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GROUP 5

ECONOMIC FORECASTING

Members:

Alarez, Hazel C.

Marbella, Mayette

Napoles, Manelyn Joy

Zabala, Lester
ECONOMIC FORECASTING

- Is the process of attempting to predict the future condition of the economy using a
combination of important and widely followed indicators.

- Managers of business need a quantified target to plan for future operating activities.

WHY FORECASTING IS USEFUL?

- Forecasting helps businesses to make adjustments in their operations that reflect observed
changes or anticipated changes in the business environment. It tells you the future environment in
which you may operate.

COMMON TYPES OF FORECASTING PROBLEMS IN MANAGERIAL ECONOMICS

1. MACROECONOMIC FORECAST PROBLEMS

- Macroeconomic predictions are important because they are used by businesses and individuals
to make day-to-day operating decisions and long term planning decisions. If interest rate are projected
to rise, homeowners may rush to refinance fixed-rate mortgages, while businesses float new bonds and
stocks offering refinance existing debt or take advantage of investment opportunities.

- When such predictions are accurate significant cost savings or revenue gains becomes possible.

- When such predictions are inaccurate, higher costs and lost marketing opportunities occur.

2. MICROECONOMIC FORECAST PROBLEMS

-In contrast, microeconomic forecasting involves the prediction of disaggregate economic data
as industry, firms, plant or product level.

- Trained and experienced analyst often find it easier to accurately forecast microeconomic
trends, such as the demand for new cars, than macroeconomic trends such as, GDP growth.

3. PROBLEM OF CHANGING EXPECTATIONS

- The subtle problem of changing expectations bedevils both macro and microeconomics.

If business purchasing agents are optimistic about future trends in the economy and boost
inventories in anticipation of surging customer demand, the resulting inventory can build up itself to
contribute economic growth. Conversely, if purchasing agents fear an economic downturn and cut by on
orders and inventory growth, they themselves can be a main contributor to any resulting economic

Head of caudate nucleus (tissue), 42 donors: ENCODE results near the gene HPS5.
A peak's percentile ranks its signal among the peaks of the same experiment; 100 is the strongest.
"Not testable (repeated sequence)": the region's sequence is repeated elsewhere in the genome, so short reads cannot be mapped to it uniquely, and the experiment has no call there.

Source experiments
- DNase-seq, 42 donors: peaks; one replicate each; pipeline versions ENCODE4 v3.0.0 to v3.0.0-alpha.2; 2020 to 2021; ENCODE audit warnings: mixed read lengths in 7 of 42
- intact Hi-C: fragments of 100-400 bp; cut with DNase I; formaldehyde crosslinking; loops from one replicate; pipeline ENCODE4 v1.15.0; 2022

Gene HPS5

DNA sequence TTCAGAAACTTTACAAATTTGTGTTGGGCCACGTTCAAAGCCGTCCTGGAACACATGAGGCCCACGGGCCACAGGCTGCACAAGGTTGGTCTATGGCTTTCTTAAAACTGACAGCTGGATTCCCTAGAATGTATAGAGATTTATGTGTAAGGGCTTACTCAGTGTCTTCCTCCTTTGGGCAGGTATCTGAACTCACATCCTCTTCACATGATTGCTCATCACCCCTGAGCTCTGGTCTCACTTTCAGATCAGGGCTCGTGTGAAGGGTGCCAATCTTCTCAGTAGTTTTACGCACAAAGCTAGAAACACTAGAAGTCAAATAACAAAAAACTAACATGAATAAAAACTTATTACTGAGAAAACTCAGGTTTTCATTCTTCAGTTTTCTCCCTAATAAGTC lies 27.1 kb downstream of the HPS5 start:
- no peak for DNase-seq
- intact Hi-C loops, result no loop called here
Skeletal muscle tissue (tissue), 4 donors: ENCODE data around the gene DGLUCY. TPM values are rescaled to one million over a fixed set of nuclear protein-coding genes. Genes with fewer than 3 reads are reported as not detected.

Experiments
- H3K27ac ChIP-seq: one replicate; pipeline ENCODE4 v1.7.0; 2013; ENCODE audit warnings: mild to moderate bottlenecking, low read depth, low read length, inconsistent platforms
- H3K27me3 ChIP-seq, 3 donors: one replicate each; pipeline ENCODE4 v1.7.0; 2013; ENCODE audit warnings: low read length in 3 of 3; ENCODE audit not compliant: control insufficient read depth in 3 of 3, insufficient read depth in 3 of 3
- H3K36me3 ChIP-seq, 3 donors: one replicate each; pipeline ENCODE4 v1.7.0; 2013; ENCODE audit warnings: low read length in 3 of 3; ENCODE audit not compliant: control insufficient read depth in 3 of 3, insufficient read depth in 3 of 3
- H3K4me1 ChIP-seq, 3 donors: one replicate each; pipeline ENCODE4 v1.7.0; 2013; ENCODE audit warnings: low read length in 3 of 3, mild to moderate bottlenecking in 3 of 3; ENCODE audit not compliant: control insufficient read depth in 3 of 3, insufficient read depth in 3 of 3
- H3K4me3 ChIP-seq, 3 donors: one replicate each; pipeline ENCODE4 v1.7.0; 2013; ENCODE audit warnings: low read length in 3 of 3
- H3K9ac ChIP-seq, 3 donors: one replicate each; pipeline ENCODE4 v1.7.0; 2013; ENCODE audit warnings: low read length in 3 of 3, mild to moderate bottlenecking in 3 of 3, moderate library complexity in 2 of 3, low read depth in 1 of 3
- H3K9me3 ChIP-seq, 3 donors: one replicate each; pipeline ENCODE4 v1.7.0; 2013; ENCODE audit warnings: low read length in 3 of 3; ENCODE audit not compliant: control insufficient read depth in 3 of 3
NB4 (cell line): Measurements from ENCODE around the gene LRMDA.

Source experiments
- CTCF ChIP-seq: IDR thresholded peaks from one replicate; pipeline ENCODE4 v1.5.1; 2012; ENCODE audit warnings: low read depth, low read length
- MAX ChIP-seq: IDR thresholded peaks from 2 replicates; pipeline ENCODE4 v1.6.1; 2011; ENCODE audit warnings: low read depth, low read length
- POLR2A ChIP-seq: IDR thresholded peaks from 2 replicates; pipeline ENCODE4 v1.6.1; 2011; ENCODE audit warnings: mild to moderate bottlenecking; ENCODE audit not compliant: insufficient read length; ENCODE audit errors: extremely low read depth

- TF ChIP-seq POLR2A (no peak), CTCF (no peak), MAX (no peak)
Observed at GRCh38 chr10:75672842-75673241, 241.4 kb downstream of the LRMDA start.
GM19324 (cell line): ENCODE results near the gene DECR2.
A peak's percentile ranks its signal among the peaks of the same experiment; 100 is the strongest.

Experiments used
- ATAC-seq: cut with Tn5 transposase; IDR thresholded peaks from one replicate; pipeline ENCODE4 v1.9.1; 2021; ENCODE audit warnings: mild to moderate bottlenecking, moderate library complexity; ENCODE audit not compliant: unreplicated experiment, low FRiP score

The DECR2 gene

downturn. the expectations of purchasing agents and other managers can become a self-fulfilling
prophecy because the macroeconomic environment represents the investment and spending decisions
of business, government and the public

- It is vital for managers to appreciate the link between economic expectations and realizations
and to be wary of the potential for forecast bias.

4. DATA QUALITY PROBLEMS

- Accurate forecasts require pertinent data that are current, complete and free from error,
almost everyone have heard the familiar warning about the relation between data quality and forecast
accuracy

- In addition, to carefully considering the quality of data used to generate forecasts, the quantity
available data is also important.

- The more data that can be subject to analysis the better.

Reporter: Hazel C. Alvarez


QUALITATIVE ANALYSIS
It is an intuitive judgmental approach to forecasting. It can be useful if it
allows for the systematic collection and organization of data derived from
unbiased, informed opinion.

Forms Of Qualitative Analysis

1. Personal Insights
 In which individual uses personal or company experience as a basis for
developing future expectations. Although this approach is subjective, the
reasoned judgment of informed individuals often provide valuable
insights.
2. Panel Consensus
 Relies on the informed opinion of several individuals. The Panel
Consensus Method assumes that several experts can arrived at forecasts
that are superior to those that individuals generate.
3. Delphi Method
 Responses from a panel of experts are analyzed by independent party to
elicit a consensus opinion.

Survey Techniques

 That skillfully use interviews or mailed questionnaires constitute another


important forecasting tool, especially for short-term projections.

TREND ANALYSIS
Based on the premise that economic performance follows an established
pattern and that historical data can be used to predict future business activity.

Involves characterizing the historical pattern of an economic variable and


then projecting or forecasting its future path based on past experience.

Trends in Economic Data

Forecasting by trend projection is predicated on the assumption that


historical relationships will continue into the future.
Four Patterns

A. Secular Trend
 Is the long run pattern of increase or decrease in economic data.
B. Cyclical Fluctuation
 Describes the rhythmic variation in economic series that is due to a
pattern of contraction in the overall economy.
C. Seasonality / Seasonal Variation
 Rhythmic annual pattern in sales or profits caused by weather, habit or
social custom.
D. Irregular / Random Influences
 Are unpredictable shocks to the economic system and the pace of
economic activity caused by wars, strikes, natural catastrophes and so on.

Linear Trend Analysis

- Assumes a constant period-by-period unit change in an important


economic variable over time.

A linear relation between firm sales and time, such as the illustrated in
figure, can be written as S1 = a + b x t

Growth Trend Analysis

- Assumes a constant period-by-period percentage change in an important